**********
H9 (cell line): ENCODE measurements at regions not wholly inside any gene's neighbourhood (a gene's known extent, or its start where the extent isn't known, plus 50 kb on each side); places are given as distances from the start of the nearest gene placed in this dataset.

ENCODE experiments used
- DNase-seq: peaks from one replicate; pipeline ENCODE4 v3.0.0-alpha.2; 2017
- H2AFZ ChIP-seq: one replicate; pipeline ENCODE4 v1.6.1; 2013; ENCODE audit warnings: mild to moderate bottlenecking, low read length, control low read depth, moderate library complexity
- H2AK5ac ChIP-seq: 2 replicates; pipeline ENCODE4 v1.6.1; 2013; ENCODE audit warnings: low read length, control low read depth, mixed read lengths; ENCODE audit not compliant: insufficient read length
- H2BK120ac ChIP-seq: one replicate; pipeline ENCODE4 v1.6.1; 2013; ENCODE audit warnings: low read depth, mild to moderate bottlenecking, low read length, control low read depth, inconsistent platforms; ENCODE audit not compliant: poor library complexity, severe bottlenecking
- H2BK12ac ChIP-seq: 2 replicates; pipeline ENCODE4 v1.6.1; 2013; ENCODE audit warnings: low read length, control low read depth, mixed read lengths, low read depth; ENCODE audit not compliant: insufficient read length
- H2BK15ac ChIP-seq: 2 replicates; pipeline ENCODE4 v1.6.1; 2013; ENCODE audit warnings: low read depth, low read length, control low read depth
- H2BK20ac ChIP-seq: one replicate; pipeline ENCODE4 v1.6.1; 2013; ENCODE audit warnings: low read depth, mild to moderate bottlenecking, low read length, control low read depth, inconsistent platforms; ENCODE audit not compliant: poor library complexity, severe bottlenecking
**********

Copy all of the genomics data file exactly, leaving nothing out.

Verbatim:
H9 (cell line): ENCODE measurements at regions not wholly inside any gene's neighbourhood (a gene's known extent, or its start where the extent isn't known, plus 50 kb on each side); places are given as distances from the start of the nearest gene placed in this dataset.

ENCODE experiments used
- DNase-seq: peaks from one replicate; pipeline ENCODE4 v3.0.0-alpha.2; 2017
- H2AFZ ChIP-seq: one replicate; pipeline ENCODE4 v1.6.1; 2013; ENCODE audit warnings: mild to moderate bottlenecking, low read length, control low read depth, moderate library complexity
- H2AK5ac ChIP-seq: 2 replicates; pipeline ENCODE4 v1.6.1; 2013; ENCODE audit warnings: low read length, control low read depth, mixed read lengths; ENCODE audit not compliant: insufficient read length
- H2BK120ac ChIP-seq: one replicate; pipeline ENCODE4 v1.6.1; 2013; ENCODE audit warnings: low read depth, mild to moderate bottlenecking, low read length, control low read depth, inconsistent platforms; ENCODE audit not compliant: poor library complexity, severe bottlenecking
- H2BK12ac ChIP-seq: 2 replicates; pipeline ENCODE4 v1.6.1; 2013; ENCODE audit warnings: low read length, control low read depth, mixed read lengths, low read depth; ENCODE audit not compliant: insufficient read length
- H2BK15ac ChIP-seq: 2 replicates; pipeline ENCODE4 v1.6.1; 2013; ENCODE audit warnings: low read depth, low read length, control low read depth
- H2BK20ac ChIP-seq: one replicate; pipeline ENCODE4 v1.6.1; 2013; ENCODE audit warnings: low read depth, mild to moderate bottlenecking, low read length, control low read depth, inconsistent platforms; ENCODE audit not compliant: poor library complexity, severe bottlenecking